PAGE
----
Jesus’ suffering as forgiveness
Christians identify the cross of Christ as God’s way of dealing finally and fully with the problem of human sin. Christians profess that Jesus’ atonement took away sin (John 1:29) and brought about full access to God and pardon and remission from all transgressions. In God’s forgiveness via the cross, theologians believe this results in the complete removal of all alienation between God and the sinner as Calvary’s atonement cleanses a person from all sin, thus providing true forgiveness, peace and the restoration of a spiritual union with God.
Christ’s presence on earth represented ultimate love. The Christian faithful believe that Jesus’ death on the cross stands as evidence of God’s love for human beings.
In John 3:16 it is explained that God sent his Son into the world to die in the place of sinners. The incarnate Son of God demonstrates His devotion by leaving His heavenly place and takes Himself a human form in order to ultimately lay down His life on a Roman cross. Christ accepts humiliation, pain, death and, finally, separation from God to accomplish redemption. Romans 5:8 explains that crucifixion is God’s definitive demonstration of love for His flawed creatures.
Christ’s resurrection is recognized by His followers as victory. Jesus’ death on the cross finally defeated the hidden and hostile forces that had enslaved and harassed humanity since the beginning of time, namely knowledge of our own death. Jesus’ atoning death and bodily resurrection from the grave permanently defeated such colossal world powers as sin, death and Satan. And while many now refer to Easter Sunday as Resurrection, some Christians celebrate Good Friday as VE-Day or “Victory Upon the Earth” through the blood of Jesus Christ.
What is the “cross”?
The meaning of the cross was originally death. From about the 6th century BCE until the 4th century AD, the cross was an instrument of execution that resulted in death by the most torturous and painful of ways. In crucifixion, a person was either tied or nailed to a wooden cross and left to hang until dead. Death would be slow and excruciatingly painful (the word excruciating means “out of crucifying”). But because of Christ and His death on the cross, the meaning today is completely different.
In Christianity, the cross represents the intersection of God’s love and His justice. In John 1:29, Christ is described as the “Lamb of God” who takes away sin from the world. The reference to Jesus as the Lamb of God goes back to the Jewish Passover in Exodus 12. The Israelites were commanded to sacrifice an unblemished lamb and smear the blood of that lamb on the doorpost of their homes. The blood would be a sign for the Angel of Death to “pass over” their house, leaving those covered in blood in safety. When Jesus came to John the Baptist to be baptized, John recognized Him and shouted to the assembled crowd “Behold, the Lamb of God, who takes away the sin of the world!” (John 1:29) thereby identifying God’s plan for Jesus to be sacrificed for sin.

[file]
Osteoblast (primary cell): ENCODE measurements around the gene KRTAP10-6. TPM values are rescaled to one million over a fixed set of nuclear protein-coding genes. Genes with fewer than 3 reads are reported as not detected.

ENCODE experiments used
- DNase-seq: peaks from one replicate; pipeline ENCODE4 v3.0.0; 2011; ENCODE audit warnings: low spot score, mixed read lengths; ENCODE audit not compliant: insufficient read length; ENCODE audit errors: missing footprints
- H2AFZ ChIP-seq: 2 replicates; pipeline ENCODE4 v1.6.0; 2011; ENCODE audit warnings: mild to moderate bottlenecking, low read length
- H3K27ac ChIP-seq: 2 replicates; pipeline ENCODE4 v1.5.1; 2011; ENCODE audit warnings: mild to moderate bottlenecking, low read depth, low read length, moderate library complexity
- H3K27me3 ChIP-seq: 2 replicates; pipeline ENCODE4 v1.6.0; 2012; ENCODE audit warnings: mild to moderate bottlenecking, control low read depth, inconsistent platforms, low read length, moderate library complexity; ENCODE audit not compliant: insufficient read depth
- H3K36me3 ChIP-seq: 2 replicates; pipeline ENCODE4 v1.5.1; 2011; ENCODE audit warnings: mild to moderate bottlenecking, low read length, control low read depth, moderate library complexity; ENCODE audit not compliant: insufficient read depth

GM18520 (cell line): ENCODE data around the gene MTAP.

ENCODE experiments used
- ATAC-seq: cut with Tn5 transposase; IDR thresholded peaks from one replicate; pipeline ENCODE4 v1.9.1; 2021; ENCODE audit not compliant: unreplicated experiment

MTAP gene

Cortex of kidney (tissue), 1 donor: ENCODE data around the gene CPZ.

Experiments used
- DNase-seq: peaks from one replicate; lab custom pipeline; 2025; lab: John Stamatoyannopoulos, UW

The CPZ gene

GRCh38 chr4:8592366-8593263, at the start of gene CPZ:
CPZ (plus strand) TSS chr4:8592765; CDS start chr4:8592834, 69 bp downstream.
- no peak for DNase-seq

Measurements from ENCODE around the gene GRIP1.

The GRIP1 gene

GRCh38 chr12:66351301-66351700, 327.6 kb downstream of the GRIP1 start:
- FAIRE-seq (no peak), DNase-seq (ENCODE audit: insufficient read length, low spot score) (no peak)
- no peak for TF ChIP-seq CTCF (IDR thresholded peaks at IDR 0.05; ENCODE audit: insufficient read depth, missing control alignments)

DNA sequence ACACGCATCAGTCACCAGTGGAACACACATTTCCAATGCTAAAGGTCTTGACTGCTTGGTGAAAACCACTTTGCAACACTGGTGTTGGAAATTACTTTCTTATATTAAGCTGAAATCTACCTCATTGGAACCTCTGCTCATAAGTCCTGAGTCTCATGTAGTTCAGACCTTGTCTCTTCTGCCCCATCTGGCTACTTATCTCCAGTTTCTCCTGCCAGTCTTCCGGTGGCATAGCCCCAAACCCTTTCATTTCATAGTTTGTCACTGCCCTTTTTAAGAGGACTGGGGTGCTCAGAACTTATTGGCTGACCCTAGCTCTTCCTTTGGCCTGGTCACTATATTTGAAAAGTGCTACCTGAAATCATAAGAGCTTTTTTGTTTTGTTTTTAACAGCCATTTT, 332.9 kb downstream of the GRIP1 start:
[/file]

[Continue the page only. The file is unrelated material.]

While scripture reveals that Jesus was the Son of God, some ask, “Then how could he be killed? Couldn’t he have simply come down from the cross unscathed?” Christians believe that His death is the over-arching message of the New Testament. It is the story of redemption. Beginning with the fall from grace in the Garden of Eden, all human beings would inherit this sin and guilt. Therefore, God sent His only Son into the world to take on human flesh and to be the Savior of humanity. Born from a virgin, Jesus avoided the curse of the fall that infected all other human beings, and being unblemished by sin, Jesus could provide the ultimate sacrifice that God required.
In Matthew 16:24, Jesus called on his followers to “take up their cross” and follow Him. Today, the concept of “cross-bearing” has a different meaning. Typically, people will say “this is my cross to bear” meaning they’re facing a difficult time. Jesus was calling on His followers to engage in radical self denial. Anyone under the jurisdiction of 1st century Rome knew that the cross was associated with death, but in Matthew 16:25 we find Jesus making the remarkable—if not incredulous—statement: “Whoever would save his life will lose it, but whoever loses his life for my sake will find it.”
Why call it “Good Friday”?
Why do we recall the suffering of Christ as “Good Friday”? The origin of the term is not clear, although some linguists trace the meaning to the German “Gute Feitag” or “Gottes Freitag” (“God’s Friday”). The Baltimore Catechism declares that Good Friday is called “good” because Christ, by His death, “showed His great love for man, and purchased for him every blessing.” Therefore, “Good” in this sense means “holy” as in the common terminology among Eastern European Christians, both Catholic and Orthodox. Good Friday is also known as Holy Friday in the languages of Spanish, Italian and French.
While Christians continue to face persecution in some parts of the world—even to the point of death—Good Friday represents victory over spiritual death and how Christ’s ministry 2,000 years ago would not only change time, but remain imbued within the hearts of His followers for eternity.